High school students pledge to teach in Dallas after earning education degree


Samuell High School ECHS sophomore Israel Piña traces his love for teaching to an assignment where he created a lesson plan and taught a whole class.

His dream is to work as an educator, put himself through law school and eventually become an immigration lawyer. On Nov. 13, Piña took a big step toward reaching that goal by signing a letter of intent to become a teacher and return to work in Dallas ISD after he earns a bachelor’s degree. Through the Samuell High School Early College High School (ECHS) program, Piña can earn 60 hours of college credit–or an associate degree–tuition free while still in high school.


“The main reason that I wanted to start early and enroll in Samuell’s early college high school program is because I will be a first-generation college student,” Piña said. “I want to get as much done as possible early, and have as little student debt as possible.”

Piña was one of 30 Samuell ECHS freshmen and sophomores who signed letters of intent to return to teach in Dallas ISD. Personnel from Dallas ISD’s Human Capital Management (HCM) and a Texas Tech professor were on-hand at the event.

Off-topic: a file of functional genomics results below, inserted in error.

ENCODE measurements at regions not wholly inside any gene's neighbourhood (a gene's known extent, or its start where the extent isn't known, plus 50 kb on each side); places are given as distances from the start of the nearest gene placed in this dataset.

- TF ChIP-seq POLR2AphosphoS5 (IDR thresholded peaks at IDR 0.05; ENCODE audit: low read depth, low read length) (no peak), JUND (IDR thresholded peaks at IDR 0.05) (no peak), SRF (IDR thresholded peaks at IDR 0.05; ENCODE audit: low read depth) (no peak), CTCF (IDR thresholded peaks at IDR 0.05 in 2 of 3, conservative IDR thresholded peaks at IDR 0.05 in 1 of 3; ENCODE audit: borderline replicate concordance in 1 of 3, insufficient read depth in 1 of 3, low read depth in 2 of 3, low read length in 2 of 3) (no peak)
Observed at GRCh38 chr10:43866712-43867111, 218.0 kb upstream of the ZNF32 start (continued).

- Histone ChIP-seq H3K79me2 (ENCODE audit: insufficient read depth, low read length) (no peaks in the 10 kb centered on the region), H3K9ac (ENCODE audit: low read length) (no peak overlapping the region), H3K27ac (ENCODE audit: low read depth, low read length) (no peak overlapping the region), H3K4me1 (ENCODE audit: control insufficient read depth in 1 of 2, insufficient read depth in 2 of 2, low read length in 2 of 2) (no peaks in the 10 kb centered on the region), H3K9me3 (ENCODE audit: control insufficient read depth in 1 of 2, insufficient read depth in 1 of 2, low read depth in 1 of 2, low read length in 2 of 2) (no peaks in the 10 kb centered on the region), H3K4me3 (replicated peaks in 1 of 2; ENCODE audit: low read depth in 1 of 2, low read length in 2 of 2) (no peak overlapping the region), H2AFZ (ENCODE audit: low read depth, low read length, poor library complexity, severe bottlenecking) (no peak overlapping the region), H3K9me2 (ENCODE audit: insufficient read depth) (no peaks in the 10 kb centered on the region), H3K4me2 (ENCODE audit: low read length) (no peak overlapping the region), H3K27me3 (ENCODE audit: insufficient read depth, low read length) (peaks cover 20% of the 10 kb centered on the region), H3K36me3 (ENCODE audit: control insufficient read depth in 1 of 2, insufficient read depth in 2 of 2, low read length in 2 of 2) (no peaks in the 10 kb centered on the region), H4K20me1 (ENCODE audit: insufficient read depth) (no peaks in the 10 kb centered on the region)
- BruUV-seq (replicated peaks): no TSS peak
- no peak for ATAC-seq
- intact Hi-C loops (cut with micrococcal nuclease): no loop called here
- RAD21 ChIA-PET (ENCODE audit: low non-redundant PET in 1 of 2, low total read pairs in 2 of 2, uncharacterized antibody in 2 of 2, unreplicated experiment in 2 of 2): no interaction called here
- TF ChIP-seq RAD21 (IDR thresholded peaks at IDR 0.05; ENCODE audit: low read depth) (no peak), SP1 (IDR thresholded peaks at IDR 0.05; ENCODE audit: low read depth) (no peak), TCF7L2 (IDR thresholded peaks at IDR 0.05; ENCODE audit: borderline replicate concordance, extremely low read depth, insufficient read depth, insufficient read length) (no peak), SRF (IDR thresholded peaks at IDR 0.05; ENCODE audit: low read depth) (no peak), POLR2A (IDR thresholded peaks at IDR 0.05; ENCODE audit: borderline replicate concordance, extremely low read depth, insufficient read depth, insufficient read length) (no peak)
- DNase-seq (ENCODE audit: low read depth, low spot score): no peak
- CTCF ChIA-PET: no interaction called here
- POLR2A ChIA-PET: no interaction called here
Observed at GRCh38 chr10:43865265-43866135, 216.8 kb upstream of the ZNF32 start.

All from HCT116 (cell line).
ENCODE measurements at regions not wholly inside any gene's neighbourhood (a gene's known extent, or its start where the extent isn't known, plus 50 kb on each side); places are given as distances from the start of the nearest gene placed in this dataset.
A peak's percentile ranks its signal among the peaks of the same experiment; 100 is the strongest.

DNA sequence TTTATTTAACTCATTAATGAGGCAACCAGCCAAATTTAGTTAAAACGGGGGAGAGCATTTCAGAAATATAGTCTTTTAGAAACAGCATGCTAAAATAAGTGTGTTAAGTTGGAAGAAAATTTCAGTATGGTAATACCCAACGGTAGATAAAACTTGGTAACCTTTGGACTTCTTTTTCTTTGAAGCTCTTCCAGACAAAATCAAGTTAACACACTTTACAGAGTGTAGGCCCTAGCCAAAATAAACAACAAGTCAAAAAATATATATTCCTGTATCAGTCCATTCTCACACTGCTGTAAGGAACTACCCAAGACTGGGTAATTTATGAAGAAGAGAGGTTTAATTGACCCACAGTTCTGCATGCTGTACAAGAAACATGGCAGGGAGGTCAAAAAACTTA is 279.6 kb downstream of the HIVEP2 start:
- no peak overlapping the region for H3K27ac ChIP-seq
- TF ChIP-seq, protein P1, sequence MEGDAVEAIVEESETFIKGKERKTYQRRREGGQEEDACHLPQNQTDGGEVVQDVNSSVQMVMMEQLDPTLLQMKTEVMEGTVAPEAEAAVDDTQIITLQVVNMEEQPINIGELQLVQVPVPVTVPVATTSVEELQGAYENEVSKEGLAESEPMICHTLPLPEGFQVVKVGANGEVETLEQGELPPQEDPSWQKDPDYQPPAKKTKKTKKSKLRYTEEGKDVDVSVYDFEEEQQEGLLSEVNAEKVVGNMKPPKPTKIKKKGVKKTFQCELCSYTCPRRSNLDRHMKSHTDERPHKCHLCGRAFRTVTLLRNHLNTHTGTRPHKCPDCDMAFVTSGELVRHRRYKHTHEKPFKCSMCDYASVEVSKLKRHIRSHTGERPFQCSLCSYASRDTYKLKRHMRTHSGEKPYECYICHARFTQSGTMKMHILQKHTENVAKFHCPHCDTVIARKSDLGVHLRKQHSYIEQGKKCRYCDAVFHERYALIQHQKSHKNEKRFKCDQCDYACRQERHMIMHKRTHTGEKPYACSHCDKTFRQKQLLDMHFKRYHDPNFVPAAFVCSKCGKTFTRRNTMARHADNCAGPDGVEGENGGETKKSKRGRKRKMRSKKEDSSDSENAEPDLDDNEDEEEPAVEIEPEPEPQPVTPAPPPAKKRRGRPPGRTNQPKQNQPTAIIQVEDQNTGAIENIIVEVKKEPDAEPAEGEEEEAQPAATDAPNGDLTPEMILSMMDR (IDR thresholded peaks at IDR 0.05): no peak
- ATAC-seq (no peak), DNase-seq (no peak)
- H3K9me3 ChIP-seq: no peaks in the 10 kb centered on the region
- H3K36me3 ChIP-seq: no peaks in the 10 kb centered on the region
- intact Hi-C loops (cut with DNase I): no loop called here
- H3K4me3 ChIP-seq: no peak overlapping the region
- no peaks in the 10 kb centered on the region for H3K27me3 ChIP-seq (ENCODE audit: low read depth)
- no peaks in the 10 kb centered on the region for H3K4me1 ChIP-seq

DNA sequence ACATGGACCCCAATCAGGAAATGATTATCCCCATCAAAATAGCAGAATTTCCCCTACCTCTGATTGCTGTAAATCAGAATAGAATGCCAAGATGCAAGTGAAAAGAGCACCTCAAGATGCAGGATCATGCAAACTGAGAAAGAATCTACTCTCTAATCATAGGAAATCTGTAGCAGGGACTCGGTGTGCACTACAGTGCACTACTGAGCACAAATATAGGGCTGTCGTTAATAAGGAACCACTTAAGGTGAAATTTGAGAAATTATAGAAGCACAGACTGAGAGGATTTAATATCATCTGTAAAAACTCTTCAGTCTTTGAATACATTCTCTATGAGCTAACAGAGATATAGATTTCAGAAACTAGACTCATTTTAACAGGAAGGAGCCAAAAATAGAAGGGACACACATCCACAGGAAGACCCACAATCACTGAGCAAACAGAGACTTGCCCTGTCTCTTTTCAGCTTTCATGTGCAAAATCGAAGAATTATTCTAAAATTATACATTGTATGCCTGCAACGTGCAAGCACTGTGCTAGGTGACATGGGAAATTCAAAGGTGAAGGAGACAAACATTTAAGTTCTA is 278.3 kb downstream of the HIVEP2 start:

Melissa Simon, who earned her high school diploma and associate degree in 2016–when she was 17 years old–inspired students at the event. Simon was among the first graduating class to complete Samuell’s ECHS program.

“There’s nothing more rewarding than going back into my neighborhood and being able to teach students that look like me, that are like me,” Simon told students. “I was once in your shoes and went through the same thing that you are going through.”


Simon has been teaching fifth-grade science at Annie Webb Blanton Elementary for the past two years. After graduating from high school, Simon enrolled in the TechTeach program at Texas Tech. The university’s College of Education offers this accelerated teaching program and has partnered with several Dallas ISD schools with ECHS programs. Only a year-and-a-half later, she graduated with a bachelor’s degree, a TEA teaching certificate and real classroom experience.

“You too will also be in my place,” Simon added. “By being here, you’re starting a new pipeline of young, successful educators. It’s the small steps that you’re taking right now toward your goal that will end up making it a reality.”

Dallas ISD HCM Deputy Chief John Vega gave the closing remarks. He highlighted the starting pay for Dallas ISD teachers and stipends and incentives available for bilingual educators. He also mentioned the career opportunities for teachers who demonstrate leadership and dedication. Vega, who is the former Samuell High School principal, closed his remarks with a lesson on resilience.

“Pain is always temporary,” he said. “Failure is only temporary, and that feeling is going to go away. But when you quit, that stays forever.”


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